Trolling motor batteries have definite lifespans, but you can maximize their longevity with proper use and proactive maintenance. However, all trolling motor batteries will have to be replaced eventually. So, how do you ascertain when to replace a trolling motor battery if you aren’t sure?
You should replace lead-acid wet-cell batteries after 2 to 4 years, whereas AGM (absorbed glass mat) has a lifespan of 3 to 6 years. Lithium batteries can last ~10 years. However, the standard or expected lifespans are subject to operating conditions and maintenance.
A deep-cycle, flooded lead-acid battery may die in 1 or 2 years if it is discharged past 50% and not recharged for months when you don’t use the trolling motor. AGMs require less maintenance but aren’t immune to this issue. This blog elaborates on when to replace trolling motor batteries.
A failing or malfunctioning trolling motor is not necessarily due to a bad battery. The motor or wiring system could be the problem, too. However, typical performance issues and truncated operating times are generally due to a bad trolling motor battery. Still, the battery may not be entirely irredeemable.
A trolling motor battery is undoubtedly bad or beyond utility, if a voltage test reveals a reading lower than 80% of the full state of charge level. A 12V AGM trolling motor battery displaying a voltage of 10.5V or less is usually bad or dead and needs to be replaced immediately.
A fully charged 12V wet-cell lead-acid or AGM trolling motor battery should read 12.6V to 13V when tested with a voltmeter. A 12.5V reading down to 12V means a battery is at a 90% to 50% state of charge. Readings <12V at full state of charge indicate trolling motor battery degradation.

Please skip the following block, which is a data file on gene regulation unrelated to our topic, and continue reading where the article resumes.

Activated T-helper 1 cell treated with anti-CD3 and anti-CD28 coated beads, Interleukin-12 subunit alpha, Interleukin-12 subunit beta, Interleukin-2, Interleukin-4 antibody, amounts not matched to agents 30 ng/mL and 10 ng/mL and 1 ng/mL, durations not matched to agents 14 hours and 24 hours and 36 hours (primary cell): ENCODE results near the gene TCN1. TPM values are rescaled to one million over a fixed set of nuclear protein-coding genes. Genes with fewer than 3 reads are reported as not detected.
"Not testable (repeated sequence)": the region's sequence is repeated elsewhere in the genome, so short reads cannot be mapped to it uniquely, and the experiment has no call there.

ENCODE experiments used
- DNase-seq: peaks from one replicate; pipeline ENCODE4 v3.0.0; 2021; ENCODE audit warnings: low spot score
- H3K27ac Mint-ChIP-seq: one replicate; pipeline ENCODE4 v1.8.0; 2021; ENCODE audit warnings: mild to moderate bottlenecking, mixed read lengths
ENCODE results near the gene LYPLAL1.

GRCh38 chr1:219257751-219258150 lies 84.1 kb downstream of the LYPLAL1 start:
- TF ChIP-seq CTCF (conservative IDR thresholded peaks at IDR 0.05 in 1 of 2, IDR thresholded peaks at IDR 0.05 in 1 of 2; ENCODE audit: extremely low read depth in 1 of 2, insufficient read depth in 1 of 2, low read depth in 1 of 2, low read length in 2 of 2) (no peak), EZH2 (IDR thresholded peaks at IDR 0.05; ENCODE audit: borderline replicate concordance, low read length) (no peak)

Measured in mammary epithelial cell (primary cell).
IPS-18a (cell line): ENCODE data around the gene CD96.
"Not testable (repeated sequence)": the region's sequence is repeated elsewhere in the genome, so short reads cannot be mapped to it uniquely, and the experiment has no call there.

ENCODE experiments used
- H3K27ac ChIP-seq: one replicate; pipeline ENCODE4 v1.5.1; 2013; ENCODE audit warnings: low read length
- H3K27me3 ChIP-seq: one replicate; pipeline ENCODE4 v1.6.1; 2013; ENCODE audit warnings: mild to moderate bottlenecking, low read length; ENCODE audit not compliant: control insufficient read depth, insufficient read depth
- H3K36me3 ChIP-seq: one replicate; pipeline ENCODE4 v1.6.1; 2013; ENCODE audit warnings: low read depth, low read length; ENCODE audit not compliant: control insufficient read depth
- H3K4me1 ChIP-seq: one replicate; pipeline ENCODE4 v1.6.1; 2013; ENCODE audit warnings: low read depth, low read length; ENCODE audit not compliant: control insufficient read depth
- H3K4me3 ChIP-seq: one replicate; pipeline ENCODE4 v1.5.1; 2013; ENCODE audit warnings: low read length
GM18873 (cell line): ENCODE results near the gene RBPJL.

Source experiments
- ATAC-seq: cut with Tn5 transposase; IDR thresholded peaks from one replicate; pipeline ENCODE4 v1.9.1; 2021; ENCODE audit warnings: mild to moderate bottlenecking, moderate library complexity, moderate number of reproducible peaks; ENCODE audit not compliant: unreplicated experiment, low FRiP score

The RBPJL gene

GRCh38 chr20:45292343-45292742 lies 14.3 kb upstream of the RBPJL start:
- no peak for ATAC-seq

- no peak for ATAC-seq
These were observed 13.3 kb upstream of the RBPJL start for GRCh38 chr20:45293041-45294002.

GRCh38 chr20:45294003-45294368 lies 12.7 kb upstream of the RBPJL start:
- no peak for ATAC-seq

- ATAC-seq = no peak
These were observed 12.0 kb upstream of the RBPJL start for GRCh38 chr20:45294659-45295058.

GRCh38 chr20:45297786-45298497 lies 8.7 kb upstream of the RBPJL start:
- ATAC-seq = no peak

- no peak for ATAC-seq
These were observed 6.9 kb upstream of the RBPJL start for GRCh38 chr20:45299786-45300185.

|Voltage||State Of Charge|
Note: disconnect load or charge to get an accurate reading
AGM batteries typically run 0.2 volts higher than wet-cell
Here’s a short video to help you test your trolling motor battery:
The terminal voltage reading is a critical assessment, but it isn’t the only way to know if it’s time to replace a trolling motor battery. There are other telltale symptoms you can look for, a few of which are evident at one glimpse. Such symptoms are easy to detect & reasonably conclusive.
Consider a new trolling motor battery if you spot any visible signs of physical damage. Broken terminals, cracked case or enclosure, bulging, any deformation, and discoloration are worrying signs. Also, a few signs may be less than obvious, such as tiny holes, cracks, or splits.
Overcharging, overheating, undercharging, and physical damage can cause deformation. An internal short may leave the terminals broken. Also, a broken or deformed battery case can be a sign of an internal short. Don’t use a trolling motor battery if it is physically damaged or broken.
You may notice discoloration on the case and inside the battery. Pinkish colors on the plates and negative strap are generally due to copper leaching from the posts into the battery. Any whitish discoloration is due to lead hydrate when you don’t recharge a fully discharged battery.
AGM batteries are sealed, and thus the acid inside won’t leak unless the casing or enclosure is pierced or cracked. Flooded wet-cell batteries may have acid leakage. The leakage could be due to rough use, poor handling, deteriorating battery container, damage, and overheating.
Burnt components are usually due to an internal short. Trolling motor batteries tend to discharge completely in almost an instant during a short, and could even explode, but this is rare. This instantaneous discharge increases the internal temperature, which can burn or melt the components inside.
Replace the battery immediately if you sense a smell of burnt components. Do not attempt any methods to salvage or use a shorted battery. Also, do not conduct any inspection of a swollen battery when it is connected to the trolling motor or a charger. Avoid charging such batteries.